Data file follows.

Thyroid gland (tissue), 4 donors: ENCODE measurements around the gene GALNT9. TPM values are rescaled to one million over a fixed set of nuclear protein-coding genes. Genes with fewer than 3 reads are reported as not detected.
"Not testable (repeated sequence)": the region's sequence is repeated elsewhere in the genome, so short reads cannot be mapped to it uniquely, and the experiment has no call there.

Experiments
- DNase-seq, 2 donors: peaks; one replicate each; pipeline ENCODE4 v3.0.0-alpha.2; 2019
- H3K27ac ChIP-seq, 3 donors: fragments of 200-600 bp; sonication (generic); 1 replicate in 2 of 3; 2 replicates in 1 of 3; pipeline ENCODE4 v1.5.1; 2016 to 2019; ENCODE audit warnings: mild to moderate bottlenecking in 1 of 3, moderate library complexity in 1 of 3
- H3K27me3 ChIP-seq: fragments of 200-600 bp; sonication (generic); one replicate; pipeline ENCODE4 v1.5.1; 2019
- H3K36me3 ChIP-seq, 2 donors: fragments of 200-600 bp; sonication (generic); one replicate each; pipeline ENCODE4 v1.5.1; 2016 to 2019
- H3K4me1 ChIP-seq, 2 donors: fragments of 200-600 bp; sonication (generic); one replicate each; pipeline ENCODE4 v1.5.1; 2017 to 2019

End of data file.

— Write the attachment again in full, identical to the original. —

Thyroid gland (tissue), 4 donors: ENCODE measurements around the gene GALNT9. TPM values are rescaled to one million over a fixed set of nuclear protein-coding genes. Genes with fewer than 3 reads are reported as not detected.
"Not testable (repeated sequence)": the region's sequence is repeated elsewhere in the genome, so short reads cannot be mapped to it uniquely, and the experiment has no call there.

Experiments
- DNase-seq, 2 donors: peaks; one replicate each; pipeline ENCODE4 v3.0.0-alpha.2; 2019
- H3K27ac ChIP-seq, 3 donors: fragments of 200-600 bp; sonication (generic); 1 replicate in 2 of 3; 2 replicates in 1 of 3; pipeline ENCODE4 v1.5.1; 2016 to 2019; ENCODE audit warnings: mild to moderate bottlenecking in 1 of 3, moderate library complexity in 1 of 3
- H3K27me3 ChIP-seq: fragments of 200-600 bp; sonication (generic); one replicate; pipeline ENCODE4 v1.5.1; 2019
- H3K36me3 ChIP-seq, 2 donors: fragments of 200-600 bp; sonication (generic); one replicate each; pipeline ENCODE4 v1.5.1; 2016 to 2019
- H3K4me1 ChIP-seq, 2 donors: fragments of 200-600 bp; sonication (generic); one replicate each; pipeline ENCODE4 v1.5.1; 2017 to 2019